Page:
Article Text

other Versions

PDF
Identification of IgG3-specific epitope that remedies problem in diagnostic IgG subclass determination due to human genetic variation
  1. Heather L Howie1,
  2. Xiaohong Wang1,
  3. Linda Kapp1,
  4. Jenna N Lebedev1,
  5. James C Zimring1,2,3
  1. 1Bloodworks NW Research Institute, Seattle, Washington, USA
  2. 2Department of Laboratory Medicine, University of Washington, Seattle, Washington, USA
  3. 3Department of Internal Medicine, Division of Hematology, University of Washington, Seattle, Washington, USA
  1. Correspondence to Dr James C Zimring, Bloodworks NW Research Institute, 1551 Eastlake Ave E, Seattle, WA 98102, USA; jzimring{at}bloodworksnw.org

Abstract

There are four subtypes of human IgG with different effector functions. Quantifying the relative amount of each IgG subtype is important for laboratory diagnosis in multiple settings. However, in an evolving landscape of the appreciation of human variability and the need for precision/personalised laboratory diagnosis, it has also been shown that there are numerous natural variants of IgG subtypes, with at least 29 having been described. It has recently been reported that commercially available polyclonal antisera to IgG3 cross react with variants of other IgG subtypes, while available monoclonal anti-IgG3 have a blind-spot for the IgG3-04 variant. Herein, we report that IgG3-04 contains an epitope in common with all known IgG3 variants and absent in other subtypes. A novel monoclonal anti-IgG3 is described that is specific to IgG3 but without any blind-spots for known IgG3 variants, providing a remedy to the problem of genetic variability of IgG3.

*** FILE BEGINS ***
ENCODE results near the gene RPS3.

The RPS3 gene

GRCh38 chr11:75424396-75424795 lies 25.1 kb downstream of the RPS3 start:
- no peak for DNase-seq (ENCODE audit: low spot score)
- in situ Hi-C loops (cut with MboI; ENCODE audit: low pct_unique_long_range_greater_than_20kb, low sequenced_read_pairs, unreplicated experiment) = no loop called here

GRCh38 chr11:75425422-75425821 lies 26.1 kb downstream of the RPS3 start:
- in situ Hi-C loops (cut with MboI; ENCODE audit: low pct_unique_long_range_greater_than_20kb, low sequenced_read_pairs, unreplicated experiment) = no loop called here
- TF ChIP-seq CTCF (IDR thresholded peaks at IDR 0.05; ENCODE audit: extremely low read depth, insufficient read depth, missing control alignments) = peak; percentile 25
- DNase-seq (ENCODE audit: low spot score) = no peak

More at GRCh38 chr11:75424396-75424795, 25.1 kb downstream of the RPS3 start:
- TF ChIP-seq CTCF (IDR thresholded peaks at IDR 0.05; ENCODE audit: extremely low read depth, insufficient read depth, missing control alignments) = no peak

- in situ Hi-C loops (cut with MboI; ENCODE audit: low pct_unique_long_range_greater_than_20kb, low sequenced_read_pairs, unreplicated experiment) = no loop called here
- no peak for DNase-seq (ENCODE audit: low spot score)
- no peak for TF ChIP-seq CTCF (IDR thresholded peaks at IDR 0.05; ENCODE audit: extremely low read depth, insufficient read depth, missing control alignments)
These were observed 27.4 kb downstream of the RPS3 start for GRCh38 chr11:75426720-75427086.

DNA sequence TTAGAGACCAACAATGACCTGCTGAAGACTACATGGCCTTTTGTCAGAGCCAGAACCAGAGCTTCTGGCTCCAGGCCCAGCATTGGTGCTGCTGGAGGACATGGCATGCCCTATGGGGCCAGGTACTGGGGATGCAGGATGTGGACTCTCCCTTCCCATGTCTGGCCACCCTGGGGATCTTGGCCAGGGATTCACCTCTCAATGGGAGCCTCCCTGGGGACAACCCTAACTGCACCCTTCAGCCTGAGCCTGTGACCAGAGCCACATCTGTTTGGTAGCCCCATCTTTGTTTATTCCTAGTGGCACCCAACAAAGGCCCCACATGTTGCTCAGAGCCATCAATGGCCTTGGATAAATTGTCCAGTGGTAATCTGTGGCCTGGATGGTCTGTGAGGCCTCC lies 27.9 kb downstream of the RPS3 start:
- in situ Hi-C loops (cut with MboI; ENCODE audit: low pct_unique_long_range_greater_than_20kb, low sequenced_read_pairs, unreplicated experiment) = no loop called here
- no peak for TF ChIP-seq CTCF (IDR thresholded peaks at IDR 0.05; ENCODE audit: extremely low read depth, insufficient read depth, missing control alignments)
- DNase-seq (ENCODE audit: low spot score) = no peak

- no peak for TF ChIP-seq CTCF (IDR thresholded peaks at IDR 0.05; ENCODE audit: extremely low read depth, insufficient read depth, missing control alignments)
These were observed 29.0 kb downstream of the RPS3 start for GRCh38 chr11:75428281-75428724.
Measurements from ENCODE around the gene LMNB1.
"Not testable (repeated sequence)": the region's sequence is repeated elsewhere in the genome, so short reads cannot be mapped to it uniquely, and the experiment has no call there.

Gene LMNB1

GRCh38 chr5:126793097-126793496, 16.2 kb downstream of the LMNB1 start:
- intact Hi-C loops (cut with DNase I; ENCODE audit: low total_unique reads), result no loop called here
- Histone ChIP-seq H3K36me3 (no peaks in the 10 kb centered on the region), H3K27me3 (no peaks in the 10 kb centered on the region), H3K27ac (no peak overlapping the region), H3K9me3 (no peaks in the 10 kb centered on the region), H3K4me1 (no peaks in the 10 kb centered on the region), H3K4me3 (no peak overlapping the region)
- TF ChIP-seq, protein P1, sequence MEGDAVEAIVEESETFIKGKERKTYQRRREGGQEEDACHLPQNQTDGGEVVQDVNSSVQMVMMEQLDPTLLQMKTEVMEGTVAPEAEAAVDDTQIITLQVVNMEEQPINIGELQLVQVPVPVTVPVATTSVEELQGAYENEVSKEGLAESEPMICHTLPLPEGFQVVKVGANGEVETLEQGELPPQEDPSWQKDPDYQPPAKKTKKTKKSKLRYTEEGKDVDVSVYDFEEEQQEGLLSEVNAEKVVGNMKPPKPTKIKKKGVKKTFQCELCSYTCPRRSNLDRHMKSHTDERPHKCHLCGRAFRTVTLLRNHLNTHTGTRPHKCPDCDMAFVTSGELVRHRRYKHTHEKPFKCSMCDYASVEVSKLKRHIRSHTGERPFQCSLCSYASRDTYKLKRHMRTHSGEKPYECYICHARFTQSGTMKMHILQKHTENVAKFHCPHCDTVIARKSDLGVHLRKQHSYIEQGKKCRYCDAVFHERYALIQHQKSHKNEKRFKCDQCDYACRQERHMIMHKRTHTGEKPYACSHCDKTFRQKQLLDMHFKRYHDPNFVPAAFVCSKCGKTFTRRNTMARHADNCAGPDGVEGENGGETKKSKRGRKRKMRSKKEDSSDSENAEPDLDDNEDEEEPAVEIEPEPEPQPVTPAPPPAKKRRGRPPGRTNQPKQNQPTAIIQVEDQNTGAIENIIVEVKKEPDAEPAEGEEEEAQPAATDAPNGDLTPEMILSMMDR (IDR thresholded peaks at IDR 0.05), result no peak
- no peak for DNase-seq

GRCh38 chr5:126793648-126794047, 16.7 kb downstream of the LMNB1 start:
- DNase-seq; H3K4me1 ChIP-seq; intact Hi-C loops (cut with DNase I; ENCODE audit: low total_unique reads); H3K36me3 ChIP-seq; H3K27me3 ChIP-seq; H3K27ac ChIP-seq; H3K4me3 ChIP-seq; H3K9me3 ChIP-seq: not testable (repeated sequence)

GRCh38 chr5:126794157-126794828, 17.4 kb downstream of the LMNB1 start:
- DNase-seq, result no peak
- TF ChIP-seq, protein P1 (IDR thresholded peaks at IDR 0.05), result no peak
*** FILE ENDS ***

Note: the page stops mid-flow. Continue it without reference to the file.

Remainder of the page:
• immunoglobulin
  • immunohistochemistry
  • antigenic epitopes

Statistics from Altmetric.com

Footnotes

  • Handling editor Stephen R A Jolles.

  • Contributors JCZ and HLH conceived of the experiments, analysed data and wrote the manuscript. HLH, XW, LK and JNL carried out the described experiments and analysed data.

  • Funding The authors have not declared a specific grant for this research from any funding agency in the public, commercial or not-for-profit sectors.

  • Competing interests Bloodworks NW has filed intellectual properties around the PUMA1 reagents in this report- HLH, LK, JNL and JCZ and are each employees of Bloodworks NW. XW has no competing interests to declare.

  • Provenance and peer review Not commissioned; externally peer reviewed.

Request Permissions

If you wish to reuse any or all of this article please use the link below which will take you to the Copyright Clearance Center’s RightsLink service. You will be able to get a quick price and instant permission to reuse the content in many different ways.